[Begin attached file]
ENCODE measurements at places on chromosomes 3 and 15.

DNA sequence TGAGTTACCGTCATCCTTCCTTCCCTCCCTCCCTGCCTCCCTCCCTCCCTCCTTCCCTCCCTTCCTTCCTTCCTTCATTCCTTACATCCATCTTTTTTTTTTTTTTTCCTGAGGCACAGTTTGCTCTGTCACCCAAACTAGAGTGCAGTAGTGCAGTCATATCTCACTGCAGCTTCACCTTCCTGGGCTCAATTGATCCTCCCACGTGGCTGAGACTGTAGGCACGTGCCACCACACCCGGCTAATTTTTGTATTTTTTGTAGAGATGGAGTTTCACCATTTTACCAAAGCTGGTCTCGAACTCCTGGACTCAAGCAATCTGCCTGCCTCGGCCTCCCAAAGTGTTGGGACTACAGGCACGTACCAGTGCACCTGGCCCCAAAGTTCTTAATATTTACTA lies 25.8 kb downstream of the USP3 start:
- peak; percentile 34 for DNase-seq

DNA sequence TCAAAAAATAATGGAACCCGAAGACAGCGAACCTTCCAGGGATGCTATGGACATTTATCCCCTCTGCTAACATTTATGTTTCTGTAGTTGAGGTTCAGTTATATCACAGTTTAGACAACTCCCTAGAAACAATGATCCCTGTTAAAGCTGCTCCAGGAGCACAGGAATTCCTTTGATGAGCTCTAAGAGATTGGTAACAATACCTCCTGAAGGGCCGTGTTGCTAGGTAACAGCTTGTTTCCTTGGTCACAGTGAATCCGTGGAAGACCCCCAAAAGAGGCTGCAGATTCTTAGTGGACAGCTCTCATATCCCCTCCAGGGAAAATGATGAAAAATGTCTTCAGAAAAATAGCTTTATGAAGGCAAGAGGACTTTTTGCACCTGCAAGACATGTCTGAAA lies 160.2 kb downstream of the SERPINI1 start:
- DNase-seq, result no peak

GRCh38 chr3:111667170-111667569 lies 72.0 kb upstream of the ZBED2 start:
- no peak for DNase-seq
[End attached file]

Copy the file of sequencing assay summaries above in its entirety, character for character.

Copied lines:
ENCODE measurements at places on chromosomes 3 and 15.

DNA sequence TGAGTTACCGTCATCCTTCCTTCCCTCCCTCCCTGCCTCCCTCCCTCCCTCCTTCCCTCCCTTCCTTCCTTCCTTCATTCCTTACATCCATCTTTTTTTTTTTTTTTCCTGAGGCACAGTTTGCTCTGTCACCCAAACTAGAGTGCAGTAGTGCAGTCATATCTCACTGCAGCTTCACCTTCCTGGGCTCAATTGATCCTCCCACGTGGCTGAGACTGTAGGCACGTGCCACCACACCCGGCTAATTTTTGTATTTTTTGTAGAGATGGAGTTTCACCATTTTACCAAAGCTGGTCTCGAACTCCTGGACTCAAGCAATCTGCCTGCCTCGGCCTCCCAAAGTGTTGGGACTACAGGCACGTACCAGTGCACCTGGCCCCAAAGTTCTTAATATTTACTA lies 25.8 kb downstream of the USP3 start:
- peak; percentile 34 for DNase-seq

DNA sequence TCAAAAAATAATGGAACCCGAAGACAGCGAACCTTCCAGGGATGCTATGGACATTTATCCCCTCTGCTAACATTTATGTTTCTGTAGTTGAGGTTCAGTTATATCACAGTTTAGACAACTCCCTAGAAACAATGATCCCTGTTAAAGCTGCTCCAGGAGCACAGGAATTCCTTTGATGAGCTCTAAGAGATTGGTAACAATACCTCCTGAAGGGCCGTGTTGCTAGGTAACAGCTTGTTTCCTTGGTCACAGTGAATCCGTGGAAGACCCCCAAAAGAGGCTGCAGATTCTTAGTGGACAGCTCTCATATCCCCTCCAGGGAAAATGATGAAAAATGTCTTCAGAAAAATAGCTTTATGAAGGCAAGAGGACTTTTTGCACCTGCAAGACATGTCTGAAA lies 160.2 kb downstream of the SERPINI1 start:
- DNase-seq, result no peak

GRCh38 chr3:111667170-111667569 lies 72.0 kb upstream of the ZBED2 start:
- no peak for DNase-seq